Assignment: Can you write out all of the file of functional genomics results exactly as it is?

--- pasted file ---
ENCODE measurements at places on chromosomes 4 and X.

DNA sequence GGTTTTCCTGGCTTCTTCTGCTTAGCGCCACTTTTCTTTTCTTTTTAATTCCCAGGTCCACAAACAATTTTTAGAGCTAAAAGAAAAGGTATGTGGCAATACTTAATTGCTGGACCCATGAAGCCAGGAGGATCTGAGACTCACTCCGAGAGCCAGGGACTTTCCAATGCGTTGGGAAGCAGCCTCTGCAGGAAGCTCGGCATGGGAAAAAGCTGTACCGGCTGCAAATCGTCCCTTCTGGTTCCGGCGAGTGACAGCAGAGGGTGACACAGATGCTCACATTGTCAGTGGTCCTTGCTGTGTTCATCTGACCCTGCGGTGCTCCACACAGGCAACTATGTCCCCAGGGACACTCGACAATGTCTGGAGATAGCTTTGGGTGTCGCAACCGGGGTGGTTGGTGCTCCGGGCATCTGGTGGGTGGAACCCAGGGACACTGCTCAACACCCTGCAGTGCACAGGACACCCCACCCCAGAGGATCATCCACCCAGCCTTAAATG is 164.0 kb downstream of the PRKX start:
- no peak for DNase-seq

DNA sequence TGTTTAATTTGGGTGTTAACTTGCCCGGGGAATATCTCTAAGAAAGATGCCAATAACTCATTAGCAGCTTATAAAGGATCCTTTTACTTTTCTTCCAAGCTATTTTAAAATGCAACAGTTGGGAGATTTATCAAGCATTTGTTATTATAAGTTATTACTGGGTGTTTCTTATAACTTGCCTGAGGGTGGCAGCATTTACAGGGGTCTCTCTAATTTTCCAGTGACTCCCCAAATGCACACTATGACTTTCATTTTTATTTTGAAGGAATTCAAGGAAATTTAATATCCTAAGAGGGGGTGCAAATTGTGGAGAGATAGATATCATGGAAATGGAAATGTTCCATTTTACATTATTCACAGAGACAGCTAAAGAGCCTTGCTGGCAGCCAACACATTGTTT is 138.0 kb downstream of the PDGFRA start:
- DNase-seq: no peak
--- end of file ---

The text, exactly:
ENCODE measurements at places on chromosomes 4 and X.

DNA sequence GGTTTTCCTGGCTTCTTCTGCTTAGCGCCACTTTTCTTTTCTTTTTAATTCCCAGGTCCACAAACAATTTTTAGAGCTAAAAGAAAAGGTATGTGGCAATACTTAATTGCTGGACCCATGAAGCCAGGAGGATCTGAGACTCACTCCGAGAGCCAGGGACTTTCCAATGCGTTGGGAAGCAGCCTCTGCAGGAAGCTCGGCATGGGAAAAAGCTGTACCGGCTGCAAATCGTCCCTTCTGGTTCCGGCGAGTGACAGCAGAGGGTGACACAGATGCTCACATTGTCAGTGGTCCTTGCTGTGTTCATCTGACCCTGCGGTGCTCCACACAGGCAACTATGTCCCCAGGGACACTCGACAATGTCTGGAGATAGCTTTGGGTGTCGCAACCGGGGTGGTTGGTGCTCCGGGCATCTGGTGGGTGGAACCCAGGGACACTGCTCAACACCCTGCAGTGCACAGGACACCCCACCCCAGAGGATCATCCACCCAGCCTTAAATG is 164.0 kb downstream of the PRKX start:
- no peak for DNase-seq

DNA sequence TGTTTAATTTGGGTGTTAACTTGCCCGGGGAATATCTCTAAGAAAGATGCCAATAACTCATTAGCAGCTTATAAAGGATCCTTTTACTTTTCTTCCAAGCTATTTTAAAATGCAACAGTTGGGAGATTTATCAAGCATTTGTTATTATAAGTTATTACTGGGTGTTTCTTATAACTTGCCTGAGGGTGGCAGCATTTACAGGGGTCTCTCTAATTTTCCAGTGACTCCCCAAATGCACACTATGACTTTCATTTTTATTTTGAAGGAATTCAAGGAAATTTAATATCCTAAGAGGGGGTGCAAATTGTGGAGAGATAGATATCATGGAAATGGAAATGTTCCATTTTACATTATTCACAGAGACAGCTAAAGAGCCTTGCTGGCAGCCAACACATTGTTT is 138.0 kb downstream of the PDGFRA start:
- DNase-seq: no peak